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  27.  12
    Person-Specific Non-Shared Environmental Influences in Intraindividual Variability: A Preliminary Case of Daily School Feelings in Monozygotic Twins.Yao Zheng, Peter C. M. Molenaar, Rosalind Arden, Kathryn Asbury & David M. Almeida - unknown -
    Most behavioural genetic studies focus on genetic and environmental influences on inter-individual phenotypic differences at the population level. The growing collection of intensive longitudinal data in social and behavioural science offers a unique opportunity to examine genetic and environmental influences on intra-individual phenotypic variability at the individual level. The current study introduces a novel idiographic approach and one novel method to investigate genetic and environmental influences on intra-individual variability by a simple empirical demonstration. Person-specific non-shared environmental influences on intra-individual variability (...)
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  28. Statistical Mechanics Analysis of the “Twins Paradox”.Uri Ben-Ya'acov - 1995 - Foundations of Physics 25 (12):1733-1740.
    The aging of the two brothers in the “twins paradox” is analyzed through the space-time evolution of the densities that correspond to their internal complex structure. Taking into account their relative motion, it is shown that the traveling brother evolves over a shorter interval of time than his twin, which makes him younger than his brother.
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  29.  22
    Identical Twins, Deduction Theorems, and Pattern Functions: Exploring the Implicative BCsK Fragment of S. [REVIEW]Lloyd Humberstone - 2007 - Journal of Philosophical Logic 36 (5):435 - 487.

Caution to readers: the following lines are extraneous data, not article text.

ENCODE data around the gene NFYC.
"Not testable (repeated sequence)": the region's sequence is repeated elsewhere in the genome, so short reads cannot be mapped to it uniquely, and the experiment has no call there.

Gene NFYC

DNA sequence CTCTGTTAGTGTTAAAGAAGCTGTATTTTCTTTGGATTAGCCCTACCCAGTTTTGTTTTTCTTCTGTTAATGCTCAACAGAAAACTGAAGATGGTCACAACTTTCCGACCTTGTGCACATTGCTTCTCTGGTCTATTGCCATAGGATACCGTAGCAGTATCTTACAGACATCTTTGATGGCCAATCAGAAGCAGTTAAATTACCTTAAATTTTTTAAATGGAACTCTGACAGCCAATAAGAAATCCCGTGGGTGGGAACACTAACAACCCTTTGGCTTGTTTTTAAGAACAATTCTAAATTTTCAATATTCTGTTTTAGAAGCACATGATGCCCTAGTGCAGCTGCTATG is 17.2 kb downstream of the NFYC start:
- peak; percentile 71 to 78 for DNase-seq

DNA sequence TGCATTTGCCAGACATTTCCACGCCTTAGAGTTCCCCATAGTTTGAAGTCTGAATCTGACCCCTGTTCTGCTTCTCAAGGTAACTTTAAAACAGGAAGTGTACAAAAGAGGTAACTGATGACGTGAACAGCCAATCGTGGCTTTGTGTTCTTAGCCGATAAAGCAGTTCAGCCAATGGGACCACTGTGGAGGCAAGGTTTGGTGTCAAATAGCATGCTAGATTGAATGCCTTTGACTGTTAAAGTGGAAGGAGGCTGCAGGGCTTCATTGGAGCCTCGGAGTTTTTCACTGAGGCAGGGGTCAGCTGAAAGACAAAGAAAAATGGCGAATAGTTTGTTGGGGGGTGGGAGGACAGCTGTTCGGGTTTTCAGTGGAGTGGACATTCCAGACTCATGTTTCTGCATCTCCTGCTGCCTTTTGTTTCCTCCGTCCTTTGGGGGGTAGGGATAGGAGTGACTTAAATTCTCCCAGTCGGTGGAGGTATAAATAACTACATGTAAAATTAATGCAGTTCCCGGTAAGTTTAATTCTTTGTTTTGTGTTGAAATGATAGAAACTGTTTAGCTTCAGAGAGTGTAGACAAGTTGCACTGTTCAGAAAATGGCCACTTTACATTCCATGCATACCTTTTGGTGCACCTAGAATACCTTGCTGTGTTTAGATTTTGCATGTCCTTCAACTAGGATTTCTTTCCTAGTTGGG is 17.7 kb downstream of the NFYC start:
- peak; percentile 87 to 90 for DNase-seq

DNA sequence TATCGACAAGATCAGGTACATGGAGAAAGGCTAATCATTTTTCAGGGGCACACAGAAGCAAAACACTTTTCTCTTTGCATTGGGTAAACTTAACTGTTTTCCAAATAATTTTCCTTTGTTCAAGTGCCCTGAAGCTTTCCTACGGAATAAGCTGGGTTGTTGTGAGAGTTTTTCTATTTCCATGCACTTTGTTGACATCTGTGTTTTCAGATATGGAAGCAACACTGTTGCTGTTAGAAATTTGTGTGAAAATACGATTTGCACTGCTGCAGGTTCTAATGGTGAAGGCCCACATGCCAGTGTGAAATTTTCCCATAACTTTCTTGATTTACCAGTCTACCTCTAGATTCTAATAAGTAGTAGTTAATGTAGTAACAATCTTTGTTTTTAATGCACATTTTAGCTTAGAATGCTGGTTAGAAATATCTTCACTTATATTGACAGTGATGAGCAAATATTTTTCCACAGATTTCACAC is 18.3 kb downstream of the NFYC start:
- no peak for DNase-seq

We recapitulate (Section 1) some basic details of the system of implicative BCSK logic, which has two primitive binary implicational connectives, and which can be viewed as a certain fragment of the modal logic S5. From this modal perspective we review (Section 2) some results according to which the pure sublogic in either of these connectives (i.e., each considered without the other) is an exact replica of the material implication fragment of classical propositional logic. In Sections 3 and 5 we (...)
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  30.  40
    Separation of Conjoined Twins and the Principle of Double Effect.David Wenkel - 2006 - Christian Bioethics 12 (3):291-300.
    This article examines the relationship between the principle of double effect and justification for separation surgeries for conjoined twins. First, the principle of double effect is examined in light of its historical context. It is argued that it can only operate under an absolutist view of good and evil that is compatible with the Bible. Given this foundation for application, scenarios for separating conjoined twins are considered against the criteria for the principle of double effect. It is concluded (...)
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  31.  55
    One or Two: An Examination of the Recent Case of the Conjoined Twins From Malta.Y. Michael Barilan - 2003 - Journal of Medicine and Philosophy 28 (1):27 – 44.
    The article questions the assumption that conjoined twins are necessarily two people or persons by employing arguments based on different points of view: non-personal vitalism, the person as a sentient being, the person as an agent, the person as a locus of narrative and valuation, and the person as an embodied mind. Analogies employed from the cases of amputation, multiple personality disorder, abortion, split-brain patients and cloning. The article further questions the assumption that a conjoined twin's natural interest and (...)
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  32.  39
    Conjoined Twins and Catholic Moral Analysis: Extraordinary Means and Casuistical Consistency.M. Cathleen Kaveny - 2002 - Kennedy Institute of Ethics Journal 12 (2):115-140.
    : This article draws upon the Roman Catholic distinction between "ordinary" and "extraordinary" means of medical treatment to analyze the case of "Jodie" and "Mary," the Maltese conjoined twins whose surgical separation was ordered by the English courts over the objection of their Roman Catholic parents and Cormac Murphy-O'Connor, the Roman Catholic Cardinal Archbishop of Westminster. It attempts to shed light on the use of that distinction by surrogate decision makers with respect to incompetent patients. In addition, it critically (...)
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  33. The Dog and the Zombie.Susanna Siegel - manuscript -
  34. Zombie Mary and the Blue Banana. On the Compatibility of the 'Knowledge Argument' with the Argument From Modality.Tillmann Vierkant - 2002 - Psyche 8 (19).